"Autocarro" is European, though, never heard it in Brazil. (Perhaps "esperar por" is more common in Portugal than in Brazil, but that is not something I can surely state).
Hi. English sentence here is "We wait for the drinks". It is translated above as " Nós esperamos a bebida." Is this correct? First, should not be here "as bebidas" ? Secondly, in other Duolingo lessons," esperar" as English "to wait for" is followed by "pela", so should not be here "Nós esperamos pela bebida" or "Nós esperamos pelas bebidas" ? I read that sometimes esperar means also "await", but here it is translated directly as "wait for", thus the question. Thank you for an answer.
As my understanding of it is, «esperar» can be translated as "to wait" or "to await," and, hence, it can be but does not have to be accompanied by the preposition «por» and any of its contractions, although normally I use «esperar por». As I understand the second part of your inquiry, I guess «a bebida» is used because it refers to all of the liquid, in general, that will be served to the customers; perhaps «a bebida» is first arriving to the table in a pitcher and then will be poured into the respective glasses. I would think, though, that I too would prefer «as bebidas».
Hi. I know that "esperar" can be translated as "to wait" or "to await". But here in Duolingo, English sentence is "We wait for the drinks" so I expect it should be translated as "esperamos pela". In other sections of Duolingo "pela" follows esperar, thus my question. If going on question about " bebida" , here I also refer to English sentence from the title (above). We do not have here general English "drink" but "the drinks" , so I expect Portuguese translation should be "as bebidas". I am a little bit confused :)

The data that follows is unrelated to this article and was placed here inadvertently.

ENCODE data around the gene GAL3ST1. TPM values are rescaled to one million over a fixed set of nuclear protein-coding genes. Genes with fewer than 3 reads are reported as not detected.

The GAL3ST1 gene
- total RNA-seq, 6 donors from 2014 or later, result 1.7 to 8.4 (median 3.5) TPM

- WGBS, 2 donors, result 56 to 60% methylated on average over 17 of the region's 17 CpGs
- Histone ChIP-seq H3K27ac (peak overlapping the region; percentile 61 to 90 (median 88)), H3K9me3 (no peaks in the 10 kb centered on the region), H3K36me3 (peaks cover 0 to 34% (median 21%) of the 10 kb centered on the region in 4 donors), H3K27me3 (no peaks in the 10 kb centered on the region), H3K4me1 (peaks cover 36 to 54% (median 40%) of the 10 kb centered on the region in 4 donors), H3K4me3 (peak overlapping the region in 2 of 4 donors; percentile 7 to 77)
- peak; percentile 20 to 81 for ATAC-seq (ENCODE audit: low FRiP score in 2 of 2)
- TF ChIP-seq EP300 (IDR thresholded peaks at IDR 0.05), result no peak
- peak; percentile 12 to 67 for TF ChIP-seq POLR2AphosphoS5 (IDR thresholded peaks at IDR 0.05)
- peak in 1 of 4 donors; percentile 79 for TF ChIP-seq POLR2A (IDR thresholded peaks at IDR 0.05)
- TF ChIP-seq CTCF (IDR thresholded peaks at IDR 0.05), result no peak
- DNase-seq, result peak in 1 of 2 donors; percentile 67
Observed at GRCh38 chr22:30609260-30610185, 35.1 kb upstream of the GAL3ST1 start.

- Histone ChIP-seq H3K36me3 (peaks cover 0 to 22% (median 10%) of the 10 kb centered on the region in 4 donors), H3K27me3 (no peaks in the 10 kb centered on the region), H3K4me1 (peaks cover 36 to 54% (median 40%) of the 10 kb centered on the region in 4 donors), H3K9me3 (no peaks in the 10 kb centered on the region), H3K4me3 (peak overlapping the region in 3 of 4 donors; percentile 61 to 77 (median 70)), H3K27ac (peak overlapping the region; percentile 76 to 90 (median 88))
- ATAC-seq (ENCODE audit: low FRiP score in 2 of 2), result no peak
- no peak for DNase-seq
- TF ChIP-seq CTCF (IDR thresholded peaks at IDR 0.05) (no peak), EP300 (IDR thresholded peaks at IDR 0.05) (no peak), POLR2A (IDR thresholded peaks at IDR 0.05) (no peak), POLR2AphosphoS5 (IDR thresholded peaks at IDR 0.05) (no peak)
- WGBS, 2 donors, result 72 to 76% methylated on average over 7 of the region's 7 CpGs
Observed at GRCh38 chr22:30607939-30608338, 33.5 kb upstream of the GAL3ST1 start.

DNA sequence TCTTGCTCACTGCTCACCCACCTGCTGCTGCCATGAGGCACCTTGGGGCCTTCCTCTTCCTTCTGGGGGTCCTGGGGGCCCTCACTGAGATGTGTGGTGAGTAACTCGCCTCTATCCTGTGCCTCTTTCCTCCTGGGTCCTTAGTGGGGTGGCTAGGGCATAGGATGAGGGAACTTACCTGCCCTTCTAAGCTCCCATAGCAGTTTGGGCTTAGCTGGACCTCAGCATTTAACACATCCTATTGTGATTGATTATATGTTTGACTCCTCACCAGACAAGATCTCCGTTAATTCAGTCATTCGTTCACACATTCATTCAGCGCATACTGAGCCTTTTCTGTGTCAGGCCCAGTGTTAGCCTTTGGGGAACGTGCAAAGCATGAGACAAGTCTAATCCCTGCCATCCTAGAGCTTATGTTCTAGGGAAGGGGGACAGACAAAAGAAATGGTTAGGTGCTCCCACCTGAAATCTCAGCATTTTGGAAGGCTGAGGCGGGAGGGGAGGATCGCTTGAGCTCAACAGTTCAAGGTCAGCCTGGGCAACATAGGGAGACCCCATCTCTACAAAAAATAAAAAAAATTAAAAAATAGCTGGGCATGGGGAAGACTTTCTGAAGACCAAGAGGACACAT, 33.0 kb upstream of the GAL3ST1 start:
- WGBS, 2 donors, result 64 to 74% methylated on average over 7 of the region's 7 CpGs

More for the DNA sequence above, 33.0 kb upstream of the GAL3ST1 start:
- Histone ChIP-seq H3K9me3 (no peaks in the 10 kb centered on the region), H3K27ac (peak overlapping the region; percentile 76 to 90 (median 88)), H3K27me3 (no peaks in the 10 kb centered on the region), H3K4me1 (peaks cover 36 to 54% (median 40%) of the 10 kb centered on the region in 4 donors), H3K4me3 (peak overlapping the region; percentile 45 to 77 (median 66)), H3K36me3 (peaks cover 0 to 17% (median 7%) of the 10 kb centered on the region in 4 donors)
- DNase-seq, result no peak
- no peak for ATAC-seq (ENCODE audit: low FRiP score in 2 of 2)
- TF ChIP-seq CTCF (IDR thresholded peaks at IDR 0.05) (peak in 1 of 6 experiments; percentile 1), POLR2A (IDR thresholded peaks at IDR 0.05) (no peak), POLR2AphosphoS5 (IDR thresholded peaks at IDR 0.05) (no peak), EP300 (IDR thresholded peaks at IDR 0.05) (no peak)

About what are you confused? Remember, that languages are not always correlated one-to-one. If one translation does not work, use another. But, as a Luso-american (with my family living in Portugal), I agree; I would normally say and do prefer «Esperamos pelas bebidas.» I was just playing devil's advocate and trying to make sense of it myself and, hopefully, to elucidate it to you. I am sorry if I only furthered your confusion. :)
Whereas wait, in the context of a waiter, would take the preposition on or, more formally, upon. However, the verb in Portuguese would be servir. But, no matter what, with an object, wait demands a preposition. With no object, 'It's okay, I'll wait,' for example, no preposition is required.
"Como pedir para os convidados trazerem a bebida?"
- "We wait for the drinks." is rarely used in English.
- "We're waiting for the drinks." is the most common way.
- Can "Nos esperamos a bebida." refer to 2.?
- Would "Nos estamos esperando a bebida." be a suitable alternative?
- Which is more commonly used in Brazil? Or are the meanings different?
Thanks in advance.
Regardless of its frequency of use, it is still used and still correct for this translation, and in the correct tense (simple present).
Regardless of the the frequency of use, it is not the correct translation and is not the same tense (present continuous), being one we have not been taught yet at this level of the Portuguese exercises.
It can refer to past, but not 2. We waited (except past tense has also not been introduced at the level this exercise is at in the DL queue).
Be careful! The simple present is not used to express actions happening now.
\5. Between 1 and 2 the meanings are different. Context would help here.